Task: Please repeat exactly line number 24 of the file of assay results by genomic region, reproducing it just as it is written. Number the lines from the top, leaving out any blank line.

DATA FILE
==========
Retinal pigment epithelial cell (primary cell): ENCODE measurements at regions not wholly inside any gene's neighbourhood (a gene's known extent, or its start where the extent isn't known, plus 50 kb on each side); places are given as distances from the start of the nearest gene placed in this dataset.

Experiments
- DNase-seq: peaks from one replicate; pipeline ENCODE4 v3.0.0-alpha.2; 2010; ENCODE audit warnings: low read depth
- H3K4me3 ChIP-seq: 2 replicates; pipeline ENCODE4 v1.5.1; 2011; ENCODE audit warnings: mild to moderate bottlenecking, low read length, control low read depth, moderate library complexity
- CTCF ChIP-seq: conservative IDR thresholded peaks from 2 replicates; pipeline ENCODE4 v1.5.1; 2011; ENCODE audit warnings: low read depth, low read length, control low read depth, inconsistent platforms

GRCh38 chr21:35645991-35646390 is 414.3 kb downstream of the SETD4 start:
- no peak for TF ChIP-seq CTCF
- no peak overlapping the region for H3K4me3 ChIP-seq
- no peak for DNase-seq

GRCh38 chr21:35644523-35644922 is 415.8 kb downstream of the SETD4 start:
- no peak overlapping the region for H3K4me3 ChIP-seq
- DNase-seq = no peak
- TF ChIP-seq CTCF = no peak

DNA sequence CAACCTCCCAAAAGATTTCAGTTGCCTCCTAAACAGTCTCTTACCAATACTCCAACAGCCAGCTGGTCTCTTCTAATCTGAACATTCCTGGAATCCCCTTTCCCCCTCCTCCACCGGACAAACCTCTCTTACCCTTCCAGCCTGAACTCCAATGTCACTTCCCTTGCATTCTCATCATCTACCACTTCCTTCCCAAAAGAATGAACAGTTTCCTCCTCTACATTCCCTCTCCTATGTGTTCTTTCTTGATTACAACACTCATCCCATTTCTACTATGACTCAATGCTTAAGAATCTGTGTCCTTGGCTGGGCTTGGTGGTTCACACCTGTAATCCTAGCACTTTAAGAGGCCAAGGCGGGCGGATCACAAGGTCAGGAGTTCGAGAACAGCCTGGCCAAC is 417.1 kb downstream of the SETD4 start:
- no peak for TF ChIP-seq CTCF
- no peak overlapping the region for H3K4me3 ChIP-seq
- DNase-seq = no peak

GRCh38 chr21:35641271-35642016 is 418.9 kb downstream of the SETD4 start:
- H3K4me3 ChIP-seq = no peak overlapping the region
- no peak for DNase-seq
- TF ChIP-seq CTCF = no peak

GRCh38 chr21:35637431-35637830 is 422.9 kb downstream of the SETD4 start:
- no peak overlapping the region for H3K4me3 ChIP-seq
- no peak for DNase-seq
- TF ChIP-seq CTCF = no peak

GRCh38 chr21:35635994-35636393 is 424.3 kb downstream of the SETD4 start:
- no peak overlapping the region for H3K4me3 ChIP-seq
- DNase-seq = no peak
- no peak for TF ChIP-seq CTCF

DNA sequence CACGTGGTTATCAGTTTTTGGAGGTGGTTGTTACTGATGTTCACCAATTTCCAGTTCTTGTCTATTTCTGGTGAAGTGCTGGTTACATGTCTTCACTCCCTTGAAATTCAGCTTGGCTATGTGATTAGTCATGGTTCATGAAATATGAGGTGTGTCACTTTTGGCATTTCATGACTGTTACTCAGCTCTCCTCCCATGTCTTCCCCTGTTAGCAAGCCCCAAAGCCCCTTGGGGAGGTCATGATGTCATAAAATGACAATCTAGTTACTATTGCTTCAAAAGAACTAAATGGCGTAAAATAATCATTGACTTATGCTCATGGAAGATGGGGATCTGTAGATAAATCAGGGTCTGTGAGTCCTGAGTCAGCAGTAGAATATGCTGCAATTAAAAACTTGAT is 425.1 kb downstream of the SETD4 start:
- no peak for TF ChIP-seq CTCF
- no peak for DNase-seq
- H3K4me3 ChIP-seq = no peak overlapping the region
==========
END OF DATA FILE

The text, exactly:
- no peak for DNase-seq